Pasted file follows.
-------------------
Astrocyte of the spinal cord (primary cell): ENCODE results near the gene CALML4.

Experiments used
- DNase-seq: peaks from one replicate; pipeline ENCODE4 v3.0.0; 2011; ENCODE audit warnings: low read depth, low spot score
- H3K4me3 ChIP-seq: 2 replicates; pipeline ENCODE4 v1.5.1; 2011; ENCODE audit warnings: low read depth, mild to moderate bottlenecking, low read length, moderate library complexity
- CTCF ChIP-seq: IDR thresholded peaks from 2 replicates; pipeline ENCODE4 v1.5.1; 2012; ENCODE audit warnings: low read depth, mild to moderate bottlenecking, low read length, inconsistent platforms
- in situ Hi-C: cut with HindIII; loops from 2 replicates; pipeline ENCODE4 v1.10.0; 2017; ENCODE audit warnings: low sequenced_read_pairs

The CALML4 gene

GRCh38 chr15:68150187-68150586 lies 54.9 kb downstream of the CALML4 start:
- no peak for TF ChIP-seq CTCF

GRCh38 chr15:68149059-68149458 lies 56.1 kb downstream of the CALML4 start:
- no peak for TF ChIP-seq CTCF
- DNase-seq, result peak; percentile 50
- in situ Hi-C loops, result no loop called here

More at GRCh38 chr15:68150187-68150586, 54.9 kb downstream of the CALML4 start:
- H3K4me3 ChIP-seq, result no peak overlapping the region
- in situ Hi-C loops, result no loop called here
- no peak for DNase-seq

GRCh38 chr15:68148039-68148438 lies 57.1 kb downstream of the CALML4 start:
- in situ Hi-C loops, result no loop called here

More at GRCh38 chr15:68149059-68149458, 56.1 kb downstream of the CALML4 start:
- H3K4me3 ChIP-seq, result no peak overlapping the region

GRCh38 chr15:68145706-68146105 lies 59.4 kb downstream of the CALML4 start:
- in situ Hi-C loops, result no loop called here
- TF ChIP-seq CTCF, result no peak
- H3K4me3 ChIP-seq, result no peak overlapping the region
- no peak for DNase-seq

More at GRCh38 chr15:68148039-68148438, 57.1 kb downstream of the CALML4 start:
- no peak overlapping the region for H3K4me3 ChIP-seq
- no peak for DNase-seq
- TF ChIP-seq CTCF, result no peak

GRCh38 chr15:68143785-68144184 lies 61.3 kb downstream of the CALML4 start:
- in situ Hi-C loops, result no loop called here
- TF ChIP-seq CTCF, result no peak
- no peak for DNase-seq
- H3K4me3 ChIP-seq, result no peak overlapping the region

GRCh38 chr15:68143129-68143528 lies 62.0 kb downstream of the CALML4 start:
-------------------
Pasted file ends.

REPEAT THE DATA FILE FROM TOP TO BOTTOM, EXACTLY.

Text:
Astrocyte of the spinal cord (primary cell): ENCODE results near the gene CALML4.

Experiments used
- DNase-seq: peaks from one replicate; pipeline ENCODE4 v3.0.0; 2011; ENCODE audit warnings: low read depth, low spot score
- H3K4me3 ChIP-seq: 2 replicates; pipeline ENCODE4 v1.5.1; 2011; ENCODE audit warnings: low read depth, mild to moderate bottlenecking, low read length, moderate library complexity
- CTCF ChIP-seq: IDR thresholded peaks from 2 replicates; pipeline ENCODE4 v1.5.1; 2012; ENCODE audit warnings: low read depth, mild to moderate bottlenecking, low read length, inconsistent platforms
- in situ Hi-C: cut with HindIII; loops from 2 replicates; pipeline ENCODE4 v1.10.0; 2017; ENCODE audit warnings: low sequenced_read_pairs

The CALML4 gene

GRCh38 chr15:68150187-68150586 lies 54.9 kb downstream of the CALML4 start:
- no peak for TF ChIP-seq CTCF

GRCh38 chr15:68149059-68149458 lies 56.1 kb downstream of the CALML4 start:
- no peak for TF ChIP-seq CTCF
- DNase-seq, result peak; percentile 50
- in situ Hi-C loops, result no loop called here

More at GRCh38 chr15:68150187-68150586, 54.9 kb downstream of the CALML4 start:
- H3K4me3 ChIP-seq, result no peak overlapping the region
- in situ Hi-C loops, result no loop called here
- no peak for DNase-seq

GRCh38 chr15:68148039-68148438 lies 57.1 kb downstream of the CALML4 start:
- in situ Hi-C loops, result no loop called here

More at GRCh38 chr15:68149059-68149458, 56.1 kb downstream of the CALML4 start:
- H3K4me3 ChIP-seq, result no peak overlapping the region

GRCh38 chr15:68145706-68146105 lies 59.4 kb downstream of the CALML4 start:
- in situ Hi-C loops, result no loop called here
- TF ChIP-seq CTCF, result no peak
- H3K4me3 ChIP-seq, result no peak overlapping the region
- no peak for DNase-seq

More at GRCh38 chr15:68148039-68148438, 57.1 kb downstream of the CALML4 start:
- no peak overlapping the region for H3K4me3 ChIP-seq
- no peak for DNase-seq
- TF ChIP-seq CTCF, result no peak

GRCh38 chr15:68143785-68144184 lies 61.3 kb downstream of the CALML4 start:
- in situ Hi-C loops, result no loop called here
- TF ChIP-seq CTCF, result no peak
- no peak for DNase-seq
- H3K4me3 ChIP-seq, result no peak overlapping the region

GRCh38 chr15:68143129-68143528 lies 62.0 kb downstream of the CALML4 start: